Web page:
Remember all those years you struggled to memorize the irregular imperative verbs? You know, verbs like hacer, which doesn’t become hace but rather haz. Or ir, which turns into ve?
Sorry, but you’re in Chile now. And you’ll have to relearn all of that.
Sneaky shadow vowels?
At first, I thought I was just hearing shadow vowels or some form of over-articulation. Chileans seemed to be adding an ‘e’ at the end of certain commands.
But after enough observation and internet interactions, I learned that Chileans actually use a different form of the imperative for several verbs, namely, hacer, poner, and salir.
And by different, I mean they do exactly what you took years trying to undo: they go to the third person singular.
We all know poner should become pon in the imperative. But in Chile, it is normal to hear something like, “Pónele un poquito más de sal.” (Put some more salt on it.)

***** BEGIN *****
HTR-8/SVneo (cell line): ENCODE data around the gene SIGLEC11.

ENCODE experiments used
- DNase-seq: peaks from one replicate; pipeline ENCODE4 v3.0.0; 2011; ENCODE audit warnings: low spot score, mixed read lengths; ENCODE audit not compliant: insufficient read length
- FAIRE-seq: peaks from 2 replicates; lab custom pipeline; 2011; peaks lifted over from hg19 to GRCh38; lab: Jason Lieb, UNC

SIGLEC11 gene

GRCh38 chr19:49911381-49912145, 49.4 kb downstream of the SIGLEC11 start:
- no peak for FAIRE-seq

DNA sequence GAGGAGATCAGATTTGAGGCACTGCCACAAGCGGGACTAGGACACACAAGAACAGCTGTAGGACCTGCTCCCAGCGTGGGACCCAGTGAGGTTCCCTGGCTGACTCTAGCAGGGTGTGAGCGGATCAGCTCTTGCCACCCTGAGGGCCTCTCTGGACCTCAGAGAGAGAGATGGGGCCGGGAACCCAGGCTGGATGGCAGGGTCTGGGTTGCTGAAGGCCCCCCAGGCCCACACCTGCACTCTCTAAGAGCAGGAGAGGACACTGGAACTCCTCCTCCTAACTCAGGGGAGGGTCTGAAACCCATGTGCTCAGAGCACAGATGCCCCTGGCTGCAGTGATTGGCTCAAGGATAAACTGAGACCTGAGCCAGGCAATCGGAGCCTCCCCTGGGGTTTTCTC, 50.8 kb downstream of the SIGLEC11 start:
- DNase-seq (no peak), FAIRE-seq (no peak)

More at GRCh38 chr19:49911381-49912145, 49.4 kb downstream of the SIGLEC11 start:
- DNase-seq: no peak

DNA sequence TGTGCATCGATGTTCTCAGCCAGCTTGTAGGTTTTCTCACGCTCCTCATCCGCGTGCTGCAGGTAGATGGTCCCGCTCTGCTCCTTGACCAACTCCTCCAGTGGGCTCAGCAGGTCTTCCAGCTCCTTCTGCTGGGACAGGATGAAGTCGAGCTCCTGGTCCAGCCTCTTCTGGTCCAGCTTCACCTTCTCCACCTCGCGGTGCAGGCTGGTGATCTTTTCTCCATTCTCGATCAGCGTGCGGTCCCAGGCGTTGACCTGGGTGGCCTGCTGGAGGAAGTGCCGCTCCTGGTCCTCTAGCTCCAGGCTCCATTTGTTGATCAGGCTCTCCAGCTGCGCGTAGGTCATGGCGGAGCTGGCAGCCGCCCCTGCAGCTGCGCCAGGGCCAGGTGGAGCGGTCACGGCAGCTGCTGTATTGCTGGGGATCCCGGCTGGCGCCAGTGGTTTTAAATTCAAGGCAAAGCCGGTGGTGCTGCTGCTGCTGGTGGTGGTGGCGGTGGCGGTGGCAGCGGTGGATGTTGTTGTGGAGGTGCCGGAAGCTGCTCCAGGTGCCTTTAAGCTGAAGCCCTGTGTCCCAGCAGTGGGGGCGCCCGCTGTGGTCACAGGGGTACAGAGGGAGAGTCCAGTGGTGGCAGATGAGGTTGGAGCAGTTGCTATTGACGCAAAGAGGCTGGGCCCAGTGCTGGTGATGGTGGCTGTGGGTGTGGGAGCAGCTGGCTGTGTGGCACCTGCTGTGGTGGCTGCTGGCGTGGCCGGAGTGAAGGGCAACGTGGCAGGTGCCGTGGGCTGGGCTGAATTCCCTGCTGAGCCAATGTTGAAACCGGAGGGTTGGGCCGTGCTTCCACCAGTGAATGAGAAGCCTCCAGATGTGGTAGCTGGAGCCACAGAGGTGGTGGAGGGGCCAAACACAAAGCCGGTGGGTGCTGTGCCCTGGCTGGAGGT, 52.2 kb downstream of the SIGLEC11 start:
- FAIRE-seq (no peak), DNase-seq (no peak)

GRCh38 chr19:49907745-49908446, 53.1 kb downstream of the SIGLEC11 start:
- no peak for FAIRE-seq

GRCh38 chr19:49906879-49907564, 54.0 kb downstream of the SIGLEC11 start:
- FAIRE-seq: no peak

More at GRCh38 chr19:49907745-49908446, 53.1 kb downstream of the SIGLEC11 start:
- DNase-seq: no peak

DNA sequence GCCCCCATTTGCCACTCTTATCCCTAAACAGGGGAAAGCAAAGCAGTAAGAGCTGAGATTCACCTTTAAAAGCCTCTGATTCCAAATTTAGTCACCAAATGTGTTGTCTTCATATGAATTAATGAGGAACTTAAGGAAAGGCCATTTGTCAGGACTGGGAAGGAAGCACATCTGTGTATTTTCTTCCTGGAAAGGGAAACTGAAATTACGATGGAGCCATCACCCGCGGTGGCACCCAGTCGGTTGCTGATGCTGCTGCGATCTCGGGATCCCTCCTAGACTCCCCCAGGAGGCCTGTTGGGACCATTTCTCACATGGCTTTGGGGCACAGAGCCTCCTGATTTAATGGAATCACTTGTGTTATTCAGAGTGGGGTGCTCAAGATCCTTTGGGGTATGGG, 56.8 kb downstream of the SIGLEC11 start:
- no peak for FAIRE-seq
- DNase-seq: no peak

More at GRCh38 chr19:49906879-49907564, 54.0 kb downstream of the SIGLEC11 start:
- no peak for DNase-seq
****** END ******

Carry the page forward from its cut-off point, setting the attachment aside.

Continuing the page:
¡Pónele weno! (Which is like ¡Hazlo con ganas! Or, “Do it like you mean it!”)
Hacer usually is haz as a command. (So many years of practice down the drain.) I think I’ll skip the explanation and go to the memes, because there’s basically nothing to say except Y U NO IMPERATIVE???
First, the author used sale instead of sal
Second, you’ll notice that the above image uses anda to say “go” in the imperative, as opposed to using ve or vete. This is very typical in Chilean Spanish, and ve is basically only used as the imperative of ver.
BONUS! Sálete?? Why “te”? This is not a reflexive verb here, right? What is that reflexive pronoun doing in there?
In Chile, I’ve noted that people often tag on a ‘te’ when making commands to add emphasis. (Correct me if I’m wrong, Chileans!) For example, if you want your child to sit down and eat his food, you might exclaim, “¡Cómetelo!” (Eat it!)
The English equivalent might be the “Do” in a command like, “Do stay for dinner!”
Listen to the puppy: